But to really see it at work, let’s get a transaction going. I can do it very simply. If I open a second connection to the database and run this query:

[sourcecode language=”sql”]BEGIN TRAN

SELECT * FROM Sales.SalesOrderDetail AS sod
WHERE sod.SalesOrderID = 42;[/sourcecode]

And then go back and run the original query. I have three rows for the three indexes on the table:

indexoperationstats

This returns all sorts of information about the locks and waits that currently occurring. In this instance you can see that a single page lock was taken out and that there were a pair of page latch waits, all on the first index, index_id = 1, the cluster. This would be expected for a query that is performing a seek on the clustered index.

sys.dm_db_index_physical_stats

The last object is sys.dm_db_index_physical_stats(). This gives you information about your indexes, how deep they are, how many pages, how fragmented those pages are, etc. It’s extremely useful for determining when to defragment your indexes, but it also helps you understand what is being accessed when, why the optimizer chose to access a given index and more. The key to this particular DMF is that it can be very expensive to run. It has three modes; LIMITED, SAMPLED, and DETAILED. You’re going to get varying amounts of data back, but the DETAILED mode will scan the whole index and this can lead to blocking issues on a production system. Be cautious. Calling this DMF is not that different from the others:

[sourcecode language=”sql”]SELECT  *
FROM    sys.dm_db_index_physical_stats(DB_ID(‘AdventureWorks2008R2′),
      OBJECT_ID(‘Sales.SalesOrderDetail’),
      NULL, NULL, ‘LIMITED’) AS ddips[/sourcecode]

Running the query in this manner can be used to show general information about the index and it’s level of fragmentation. If you’re interested in understanding more about the index, such as the average amount of space left on a page, you can move to SAMPLED or DETAILED. SAMPLED and DETAILED return the same data, but the SAMPLED information is taken from a 1% sample of the index. Although, if the index is less than 10,000 pages in size, DETAILED is used instead of SAMPLED, so that’s something to be aware of.

Running the query above would return a data set similar to this one:

indexphysicalstats

This is all the data returned from a LIMITED scan, which only hits the tree structure above the leaf or the PFS & IAM pages of a heap. You can see the index types, if they store data outside of the row, the depth, average fragmentation in percentages, fragment counts, fragment size in pages and page count.

Conclusion

This is just an overview of what’s possible with these various DMOs. You can combine them with other DMOs to arrive at use information about your systems and the performance there.

Thanks for stopping by Miskatonic University. Please stop by the gift shop on your way out. Just remember to keep those meteor shards they sell there out of your water supply.

Jan 05 2011

Encryption and the Performance DMOs

Ever wonder what you can see in the performance oriented DMOs when stored procedures were encrypted? Me neither. But, I did get that question during my DMO presentation at the PASS Summit. I did not have an answer. I did get an answer from Johan Bijnens (twitter) from the audience, which I repeated without entirely knowing what I was saying. I decided that I ought to actually know the answer to that question, so here’s a little experiment.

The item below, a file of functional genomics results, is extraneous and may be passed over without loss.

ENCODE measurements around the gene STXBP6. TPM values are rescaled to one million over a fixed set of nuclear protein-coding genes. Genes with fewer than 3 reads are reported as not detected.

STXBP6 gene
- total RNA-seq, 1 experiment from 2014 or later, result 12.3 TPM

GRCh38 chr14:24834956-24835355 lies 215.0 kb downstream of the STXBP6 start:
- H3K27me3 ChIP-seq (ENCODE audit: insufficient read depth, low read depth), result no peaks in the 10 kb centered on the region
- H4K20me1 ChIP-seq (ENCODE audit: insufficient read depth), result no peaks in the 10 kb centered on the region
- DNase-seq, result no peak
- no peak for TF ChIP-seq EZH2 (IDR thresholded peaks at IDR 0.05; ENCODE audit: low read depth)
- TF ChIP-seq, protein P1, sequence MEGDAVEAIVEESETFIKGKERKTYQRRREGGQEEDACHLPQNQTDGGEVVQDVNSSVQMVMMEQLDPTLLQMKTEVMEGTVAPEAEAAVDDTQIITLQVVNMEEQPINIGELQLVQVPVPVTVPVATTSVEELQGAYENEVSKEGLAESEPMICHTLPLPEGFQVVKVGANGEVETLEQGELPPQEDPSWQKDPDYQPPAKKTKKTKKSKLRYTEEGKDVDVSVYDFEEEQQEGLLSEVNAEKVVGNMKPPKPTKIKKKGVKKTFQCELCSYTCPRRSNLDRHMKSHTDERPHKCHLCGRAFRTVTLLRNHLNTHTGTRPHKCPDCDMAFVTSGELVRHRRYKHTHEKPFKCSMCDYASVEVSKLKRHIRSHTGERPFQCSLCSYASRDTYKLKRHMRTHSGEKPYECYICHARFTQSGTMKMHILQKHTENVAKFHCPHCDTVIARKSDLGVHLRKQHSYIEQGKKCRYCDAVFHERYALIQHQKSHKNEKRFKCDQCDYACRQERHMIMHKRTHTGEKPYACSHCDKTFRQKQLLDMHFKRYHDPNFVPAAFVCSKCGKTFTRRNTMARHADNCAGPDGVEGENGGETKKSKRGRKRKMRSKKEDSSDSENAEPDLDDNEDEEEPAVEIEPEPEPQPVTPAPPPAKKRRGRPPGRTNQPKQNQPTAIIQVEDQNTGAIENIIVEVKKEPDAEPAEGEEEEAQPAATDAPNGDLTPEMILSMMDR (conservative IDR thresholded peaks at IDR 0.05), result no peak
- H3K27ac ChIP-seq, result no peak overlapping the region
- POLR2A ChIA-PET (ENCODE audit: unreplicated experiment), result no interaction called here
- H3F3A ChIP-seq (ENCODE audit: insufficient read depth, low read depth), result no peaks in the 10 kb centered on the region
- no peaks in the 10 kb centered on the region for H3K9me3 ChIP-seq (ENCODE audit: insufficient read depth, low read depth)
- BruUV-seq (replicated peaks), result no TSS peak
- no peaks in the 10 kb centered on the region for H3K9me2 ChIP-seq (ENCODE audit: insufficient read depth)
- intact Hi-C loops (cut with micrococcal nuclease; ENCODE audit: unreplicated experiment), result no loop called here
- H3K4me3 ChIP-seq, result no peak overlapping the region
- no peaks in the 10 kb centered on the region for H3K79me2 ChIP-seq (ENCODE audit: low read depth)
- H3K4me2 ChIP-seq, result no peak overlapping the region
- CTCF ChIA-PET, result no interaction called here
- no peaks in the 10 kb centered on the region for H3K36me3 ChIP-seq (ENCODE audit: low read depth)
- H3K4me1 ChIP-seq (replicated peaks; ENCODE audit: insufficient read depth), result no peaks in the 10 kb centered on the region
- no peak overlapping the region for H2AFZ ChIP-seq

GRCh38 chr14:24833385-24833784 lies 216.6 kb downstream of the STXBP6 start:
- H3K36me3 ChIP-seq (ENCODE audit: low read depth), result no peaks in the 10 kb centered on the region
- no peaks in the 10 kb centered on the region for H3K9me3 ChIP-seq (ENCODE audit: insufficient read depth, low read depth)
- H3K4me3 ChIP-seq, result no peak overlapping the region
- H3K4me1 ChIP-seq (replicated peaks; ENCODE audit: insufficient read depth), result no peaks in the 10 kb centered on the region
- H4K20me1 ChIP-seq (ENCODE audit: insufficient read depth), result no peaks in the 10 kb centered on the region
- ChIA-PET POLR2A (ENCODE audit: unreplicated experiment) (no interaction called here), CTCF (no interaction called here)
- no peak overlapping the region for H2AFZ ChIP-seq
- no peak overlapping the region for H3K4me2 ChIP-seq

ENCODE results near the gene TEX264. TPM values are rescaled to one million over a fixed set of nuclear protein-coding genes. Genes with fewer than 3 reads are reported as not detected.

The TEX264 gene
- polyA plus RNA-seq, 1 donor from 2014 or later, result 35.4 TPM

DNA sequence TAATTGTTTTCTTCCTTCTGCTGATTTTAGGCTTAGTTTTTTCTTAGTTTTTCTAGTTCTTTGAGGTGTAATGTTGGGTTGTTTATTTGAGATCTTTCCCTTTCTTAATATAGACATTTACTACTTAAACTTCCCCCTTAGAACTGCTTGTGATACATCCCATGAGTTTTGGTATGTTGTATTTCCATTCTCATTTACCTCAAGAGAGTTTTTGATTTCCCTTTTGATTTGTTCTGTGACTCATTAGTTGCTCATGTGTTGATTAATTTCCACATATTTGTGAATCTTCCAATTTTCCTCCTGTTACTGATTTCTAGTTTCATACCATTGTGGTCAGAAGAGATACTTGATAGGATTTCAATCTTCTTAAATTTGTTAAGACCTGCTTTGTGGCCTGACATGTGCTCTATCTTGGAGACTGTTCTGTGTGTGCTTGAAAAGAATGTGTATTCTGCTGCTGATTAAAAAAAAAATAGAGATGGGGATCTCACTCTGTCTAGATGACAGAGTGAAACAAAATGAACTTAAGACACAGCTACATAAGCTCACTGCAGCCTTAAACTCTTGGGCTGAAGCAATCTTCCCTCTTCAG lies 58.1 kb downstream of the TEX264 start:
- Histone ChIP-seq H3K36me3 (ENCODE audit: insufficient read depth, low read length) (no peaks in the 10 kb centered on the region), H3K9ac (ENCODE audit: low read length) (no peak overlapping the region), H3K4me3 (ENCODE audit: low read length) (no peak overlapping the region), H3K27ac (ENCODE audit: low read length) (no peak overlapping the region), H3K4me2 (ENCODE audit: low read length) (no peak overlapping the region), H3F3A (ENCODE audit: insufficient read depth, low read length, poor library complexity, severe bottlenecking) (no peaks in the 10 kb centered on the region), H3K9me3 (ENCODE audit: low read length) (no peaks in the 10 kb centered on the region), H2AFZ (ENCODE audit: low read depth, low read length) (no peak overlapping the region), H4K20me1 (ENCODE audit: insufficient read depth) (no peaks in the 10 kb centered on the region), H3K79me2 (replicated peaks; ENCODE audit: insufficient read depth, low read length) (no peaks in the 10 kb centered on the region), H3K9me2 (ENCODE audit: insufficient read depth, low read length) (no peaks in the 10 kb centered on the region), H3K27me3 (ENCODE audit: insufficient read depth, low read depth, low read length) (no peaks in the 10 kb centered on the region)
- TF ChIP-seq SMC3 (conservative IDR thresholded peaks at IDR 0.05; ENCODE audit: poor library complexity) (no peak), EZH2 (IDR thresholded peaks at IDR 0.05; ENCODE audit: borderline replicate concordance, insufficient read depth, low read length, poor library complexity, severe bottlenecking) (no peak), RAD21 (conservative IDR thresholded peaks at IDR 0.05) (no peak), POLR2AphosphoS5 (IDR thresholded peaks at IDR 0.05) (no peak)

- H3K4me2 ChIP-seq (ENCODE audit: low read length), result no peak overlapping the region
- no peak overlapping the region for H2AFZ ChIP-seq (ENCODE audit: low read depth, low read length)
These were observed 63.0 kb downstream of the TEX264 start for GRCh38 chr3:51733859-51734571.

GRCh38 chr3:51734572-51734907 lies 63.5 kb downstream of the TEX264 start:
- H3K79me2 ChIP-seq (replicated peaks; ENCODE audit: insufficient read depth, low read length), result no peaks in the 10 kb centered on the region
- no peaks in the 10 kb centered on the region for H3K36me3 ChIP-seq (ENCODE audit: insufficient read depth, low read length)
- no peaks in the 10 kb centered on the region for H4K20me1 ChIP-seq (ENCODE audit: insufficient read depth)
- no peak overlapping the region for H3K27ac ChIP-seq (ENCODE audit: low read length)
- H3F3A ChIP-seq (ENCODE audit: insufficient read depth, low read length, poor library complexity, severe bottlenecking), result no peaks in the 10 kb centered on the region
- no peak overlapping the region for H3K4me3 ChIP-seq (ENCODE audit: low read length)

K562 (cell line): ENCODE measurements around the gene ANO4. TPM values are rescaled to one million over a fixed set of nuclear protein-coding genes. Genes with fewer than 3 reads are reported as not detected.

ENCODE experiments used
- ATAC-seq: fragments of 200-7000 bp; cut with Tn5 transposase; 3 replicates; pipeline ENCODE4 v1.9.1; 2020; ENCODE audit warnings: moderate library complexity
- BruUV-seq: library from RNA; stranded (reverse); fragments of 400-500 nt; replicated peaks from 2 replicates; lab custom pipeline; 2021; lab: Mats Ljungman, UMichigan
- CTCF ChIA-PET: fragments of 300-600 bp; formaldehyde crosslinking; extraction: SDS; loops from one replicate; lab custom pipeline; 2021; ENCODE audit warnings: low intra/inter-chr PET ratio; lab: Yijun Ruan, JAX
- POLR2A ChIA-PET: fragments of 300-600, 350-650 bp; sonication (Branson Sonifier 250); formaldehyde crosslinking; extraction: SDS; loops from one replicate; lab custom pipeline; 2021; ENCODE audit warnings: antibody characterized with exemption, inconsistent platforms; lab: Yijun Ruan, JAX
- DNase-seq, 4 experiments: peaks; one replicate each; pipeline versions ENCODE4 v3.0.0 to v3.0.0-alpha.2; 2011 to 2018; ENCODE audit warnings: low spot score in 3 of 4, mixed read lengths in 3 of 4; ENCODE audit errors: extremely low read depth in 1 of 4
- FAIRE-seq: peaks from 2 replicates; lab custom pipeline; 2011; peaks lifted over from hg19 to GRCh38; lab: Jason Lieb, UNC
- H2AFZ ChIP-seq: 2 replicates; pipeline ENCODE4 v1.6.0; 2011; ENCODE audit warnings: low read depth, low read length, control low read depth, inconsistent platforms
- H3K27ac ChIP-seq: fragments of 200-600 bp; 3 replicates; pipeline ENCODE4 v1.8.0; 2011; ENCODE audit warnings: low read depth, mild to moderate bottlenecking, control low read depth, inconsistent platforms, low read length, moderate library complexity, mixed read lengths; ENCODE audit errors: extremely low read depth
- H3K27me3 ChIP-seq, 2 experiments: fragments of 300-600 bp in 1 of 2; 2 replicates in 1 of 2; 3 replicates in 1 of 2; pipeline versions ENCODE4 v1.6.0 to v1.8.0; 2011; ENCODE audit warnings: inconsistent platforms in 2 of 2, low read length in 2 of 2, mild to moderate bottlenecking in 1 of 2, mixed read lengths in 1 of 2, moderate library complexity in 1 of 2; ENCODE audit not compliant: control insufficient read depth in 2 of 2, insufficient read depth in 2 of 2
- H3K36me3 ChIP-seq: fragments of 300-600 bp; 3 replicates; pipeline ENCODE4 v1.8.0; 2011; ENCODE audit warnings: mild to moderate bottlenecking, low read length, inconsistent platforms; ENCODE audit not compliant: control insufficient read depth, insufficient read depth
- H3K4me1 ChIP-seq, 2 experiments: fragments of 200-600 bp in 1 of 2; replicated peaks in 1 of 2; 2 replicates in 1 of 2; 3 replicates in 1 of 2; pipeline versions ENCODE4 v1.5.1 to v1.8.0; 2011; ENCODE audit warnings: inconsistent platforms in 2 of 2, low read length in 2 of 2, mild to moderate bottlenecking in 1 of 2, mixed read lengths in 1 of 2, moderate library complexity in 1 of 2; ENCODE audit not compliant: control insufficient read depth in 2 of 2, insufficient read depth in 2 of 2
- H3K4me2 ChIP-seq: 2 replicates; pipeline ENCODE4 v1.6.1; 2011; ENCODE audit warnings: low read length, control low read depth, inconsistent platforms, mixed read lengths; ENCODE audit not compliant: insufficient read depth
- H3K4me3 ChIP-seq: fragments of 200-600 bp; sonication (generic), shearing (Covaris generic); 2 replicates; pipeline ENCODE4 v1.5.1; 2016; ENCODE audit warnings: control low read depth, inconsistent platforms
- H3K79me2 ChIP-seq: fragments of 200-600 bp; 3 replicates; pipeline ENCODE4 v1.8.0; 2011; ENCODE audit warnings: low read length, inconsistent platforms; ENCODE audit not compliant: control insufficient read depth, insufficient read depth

I’m going to create a simple stored procedure:

[sourcecode language=”sql”]CREATE PROCEDURE dbo.GetSalesDetails (@SalesOrderId INT)
AS
SELECT soh.AccountNumber,
sod.LineTotal
FROM Sales.SalesOrderHeader AS soh
JOIN Sales.SalesOrderDetail AS sod
ON soh.SalesOrderID = sod.SalesOrderID
WHERE soh.SalesOrderID = @SalesOrderID[/sourcecode]

When I create this procedure and run it, you can see the general performance of the query being run by pulling data from the sys.dm_exec_procedure_stats DMO like this:
[sourcecode language=”sql”]SELECT deps.type_desc,
deps.last_execution_time,
deps.execution_count,
deps.total_logical_reads,
dest.encrypted AS EncryptedText,
dest.text,
deqp.query_plan,
deqp.encrypted AS EncryptedPlan
FROM sys.dm_exec_procedure_stats AS deps
CROSS APPLY sys.dm_exec_sql_text(deps.sql_handle) AS dest
CROSS APPLY sys.dm_exec_query_plan(deps.plan_handle) as deqp
WHERE dest.text LIKE ‘CREATE PROCEDURE dbo.GetSalesDetails%'[/sourcecode]

Now, to modify the procedure so that it’s encrypted I’m going to recreate it with a slight modifcation:
[sourcecode language=”sql”]CREATE PROCEDURE dbo.GetSalesDetails (@SalesOrderId INT)
WITH ENCRYPTION…[/sourcecode]

Now, if I execute the procedure and rerun the select statement against the DMO, I won’t get any data. Why? Because of the WHERE clause. The text of the procedure is no longer available in the sys.dm_exec_procedures_stats DMO. Encryption has worked. I can’t see the SQL and I can’t see the execution plan. I will however, see values in the EncryptedText and EncryptePlan columns, showing that despite the encryption, rows for the procedure in question do exist in the appropriate DMOs.

There’s the answer to the question.

EDIT: Fixed the spelling of Johan’s name. Sorry Johan!